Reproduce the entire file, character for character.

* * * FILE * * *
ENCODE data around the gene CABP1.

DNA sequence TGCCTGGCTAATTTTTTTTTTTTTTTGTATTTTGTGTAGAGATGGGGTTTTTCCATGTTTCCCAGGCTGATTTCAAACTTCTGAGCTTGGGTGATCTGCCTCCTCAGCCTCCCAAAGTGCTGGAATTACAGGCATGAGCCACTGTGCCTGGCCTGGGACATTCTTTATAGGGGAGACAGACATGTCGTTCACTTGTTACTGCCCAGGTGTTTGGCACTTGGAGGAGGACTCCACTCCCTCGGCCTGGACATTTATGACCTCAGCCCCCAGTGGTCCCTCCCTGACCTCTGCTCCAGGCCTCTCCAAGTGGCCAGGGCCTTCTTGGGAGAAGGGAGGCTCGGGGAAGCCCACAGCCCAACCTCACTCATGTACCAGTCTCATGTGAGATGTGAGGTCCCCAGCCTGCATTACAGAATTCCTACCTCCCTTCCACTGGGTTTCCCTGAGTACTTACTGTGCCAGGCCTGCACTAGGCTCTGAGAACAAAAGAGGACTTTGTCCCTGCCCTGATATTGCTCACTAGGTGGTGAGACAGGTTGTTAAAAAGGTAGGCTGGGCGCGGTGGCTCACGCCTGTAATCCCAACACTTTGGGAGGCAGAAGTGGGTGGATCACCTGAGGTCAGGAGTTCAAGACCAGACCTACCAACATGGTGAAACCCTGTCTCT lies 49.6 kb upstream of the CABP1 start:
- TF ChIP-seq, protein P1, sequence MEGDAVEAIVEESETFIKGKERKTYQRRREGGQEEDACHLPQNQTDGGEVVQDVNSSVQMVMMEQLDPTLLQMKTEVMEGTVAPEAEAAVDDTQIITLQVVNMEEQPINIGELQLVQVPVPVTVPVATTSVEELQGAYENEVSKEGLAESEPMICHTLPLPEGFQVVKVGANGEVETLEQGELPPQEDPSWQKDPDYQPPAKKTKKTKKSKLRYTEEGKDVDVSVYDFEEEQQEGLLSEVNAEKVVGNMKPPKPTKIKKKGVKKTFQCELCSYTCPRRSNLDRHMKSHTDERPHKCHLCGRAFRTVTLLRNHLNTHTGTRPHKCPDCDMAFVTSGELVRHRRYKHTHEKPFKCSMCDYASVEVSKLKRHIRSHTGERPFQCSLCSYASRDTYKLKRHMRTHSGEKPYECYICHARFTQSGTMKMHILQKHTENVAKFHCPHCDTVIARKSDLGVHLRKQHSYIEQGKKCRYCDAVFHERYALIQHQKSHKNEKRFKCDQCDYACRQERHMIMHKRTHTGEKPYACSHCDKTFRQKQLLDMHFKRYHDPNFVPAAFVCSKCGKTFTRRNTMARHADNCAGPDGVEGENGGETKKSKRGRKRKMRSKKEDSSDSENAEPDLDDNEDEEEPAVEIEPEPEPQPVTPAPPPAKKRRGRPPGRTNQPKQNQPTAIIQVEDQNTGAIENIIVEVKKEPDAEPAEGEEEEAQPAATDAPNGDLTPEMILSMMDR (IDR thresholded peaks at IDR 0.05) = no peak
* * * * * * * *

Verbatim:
ENCODE data around the gene CABP1.

DNA sequence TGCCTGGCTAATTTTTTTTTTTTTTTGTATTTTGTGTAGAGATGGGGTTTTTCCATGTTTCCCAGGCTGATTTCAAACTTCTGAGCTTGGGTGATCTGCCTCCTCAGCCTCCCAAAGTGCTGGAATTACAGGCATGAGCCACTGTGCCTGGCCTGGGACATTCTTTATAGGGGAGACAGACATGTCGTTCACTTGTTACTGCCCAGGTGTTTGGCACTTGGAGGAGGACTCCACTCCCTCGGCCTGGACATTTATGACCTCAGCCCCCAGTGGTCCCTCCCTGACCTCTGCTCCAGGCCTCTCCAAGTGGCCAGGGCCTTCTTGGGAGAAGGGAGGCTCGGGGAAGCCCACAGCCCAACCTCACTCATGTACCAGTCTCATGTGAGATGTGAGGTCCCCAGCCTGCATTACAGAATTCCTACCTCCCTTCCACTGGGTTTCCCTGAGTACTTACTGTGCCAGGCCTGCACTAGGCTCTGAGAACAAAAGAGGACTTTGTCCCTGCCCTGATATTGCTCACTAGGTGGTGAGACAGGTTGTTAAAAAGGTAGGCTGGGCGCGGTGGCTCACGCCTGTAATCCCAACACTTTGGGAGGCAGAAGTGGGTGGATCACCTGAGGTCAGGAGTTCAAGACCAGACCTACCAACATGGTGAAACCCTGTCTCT lies 49.6 kb upstream of the CABP1 start:
- TF ChIP-seq, protein P1, sequence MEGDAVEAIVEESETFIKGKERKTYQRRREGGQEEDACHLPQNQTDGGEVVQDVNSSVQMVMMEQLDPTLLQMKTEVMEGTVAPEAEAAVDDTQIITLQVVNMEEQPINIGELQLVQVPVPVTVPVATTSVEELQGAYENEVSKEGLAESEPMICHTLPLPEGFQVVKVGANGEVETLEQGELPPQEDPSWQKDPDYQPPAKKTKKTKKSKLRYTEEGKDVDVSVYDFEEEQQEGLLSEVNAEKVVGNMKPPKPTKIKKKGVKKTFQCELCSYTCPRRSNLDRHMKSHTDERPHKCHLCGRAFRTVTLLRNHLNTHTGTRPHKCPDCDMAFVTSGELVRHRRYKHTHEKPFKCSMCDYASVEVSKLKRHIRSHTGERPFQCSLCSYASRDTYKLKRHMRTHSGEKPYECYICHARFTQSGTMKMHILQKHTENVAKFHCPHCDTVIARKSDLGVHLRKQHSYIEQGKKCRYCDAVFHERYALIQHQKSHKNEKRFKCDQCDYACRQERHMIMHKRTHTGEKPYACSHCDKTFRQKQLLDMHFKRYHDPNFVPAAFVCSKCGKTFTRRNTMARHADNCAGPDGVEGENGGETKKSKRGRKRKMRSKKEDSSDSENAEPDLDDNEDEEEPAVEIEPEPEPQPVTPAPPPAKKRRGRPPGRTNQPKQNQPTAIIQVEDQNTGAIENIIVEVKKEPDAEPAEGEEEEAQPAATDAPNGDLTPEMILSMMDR (IDR thresholded peaks at IDR 0.05) = no peak